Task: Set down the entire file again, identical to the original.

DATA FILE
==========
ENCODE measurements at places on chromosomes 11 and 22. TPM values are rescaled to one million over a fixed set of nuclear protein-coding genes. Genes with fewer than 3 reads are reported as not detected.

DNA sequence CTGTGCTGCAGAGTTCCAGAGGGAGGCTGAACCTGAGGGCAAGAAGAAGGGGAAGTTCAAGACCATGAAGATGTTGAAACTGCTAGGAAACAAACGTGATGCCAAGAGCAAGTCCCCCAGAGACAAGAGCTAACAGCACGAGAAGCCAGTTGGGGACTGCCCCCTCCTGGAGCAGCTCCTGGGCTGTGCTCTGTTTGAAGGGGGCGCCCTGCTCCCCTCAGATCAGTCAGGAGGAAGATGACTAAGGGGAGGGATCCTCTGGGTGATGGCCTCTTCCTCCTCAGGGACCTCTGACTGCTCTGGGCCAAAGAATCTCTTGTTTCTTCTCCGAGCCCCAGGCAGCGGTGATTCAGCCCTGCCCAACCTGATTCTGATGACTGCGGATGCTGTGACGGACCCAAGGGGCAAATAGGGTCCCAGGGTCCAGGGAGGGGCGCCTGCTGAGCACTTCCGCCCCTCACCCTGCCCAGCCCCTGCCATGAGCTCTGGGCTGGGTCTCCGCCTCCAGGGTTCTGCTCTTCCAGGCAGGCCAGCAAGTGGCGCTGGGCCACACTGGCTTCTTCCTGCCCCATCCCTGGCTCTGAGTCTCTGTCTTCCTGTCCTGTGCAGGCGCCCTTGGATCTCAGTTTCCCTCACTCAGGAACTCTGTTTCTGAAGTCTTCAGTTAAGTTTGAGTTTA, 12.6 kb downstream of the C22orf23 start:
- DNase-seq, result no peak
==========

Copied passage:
ENCODE measurements at places on chromosomes 11 and 22. TPM values are rescaled to one million over a fixed set of nuclear protein-coding genes. Genes with fewer than 3 reads are reported as not detected.

DNA sequence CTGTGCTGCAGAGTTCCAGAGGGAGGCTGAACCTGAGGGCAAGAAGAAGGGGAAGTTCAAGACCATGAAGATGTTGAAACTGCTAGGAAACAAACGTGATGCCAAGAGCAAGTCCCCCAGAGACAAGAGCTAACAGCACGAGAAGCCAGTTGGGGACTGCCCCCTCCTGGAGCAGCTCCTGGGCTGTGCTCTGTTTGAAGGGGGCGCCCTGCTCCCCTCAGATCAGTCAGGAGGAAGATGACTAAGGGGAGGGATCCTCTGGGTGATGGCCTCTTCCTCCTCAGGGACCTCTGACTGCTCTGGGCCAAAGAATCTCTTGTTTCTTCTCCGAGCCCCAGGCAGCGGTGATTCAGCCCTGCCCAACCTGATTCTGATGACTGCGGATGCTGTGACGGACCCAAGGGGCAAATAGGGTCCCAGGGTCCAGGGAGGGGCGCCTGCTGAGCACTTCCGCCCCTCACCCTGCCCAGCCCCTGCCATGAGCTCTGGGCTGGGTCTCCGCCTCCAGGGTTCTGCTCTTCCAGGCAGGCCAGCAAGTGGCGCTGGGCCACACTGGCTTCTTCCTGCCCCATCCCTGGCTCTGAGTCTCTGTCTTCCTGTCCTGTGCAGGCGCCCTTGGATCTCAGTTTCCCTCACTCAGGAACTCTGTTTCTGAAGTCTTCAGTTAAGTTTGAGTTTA, 12.6 kb downstream of the C22orf23 start:
- DNase-seq, result no peak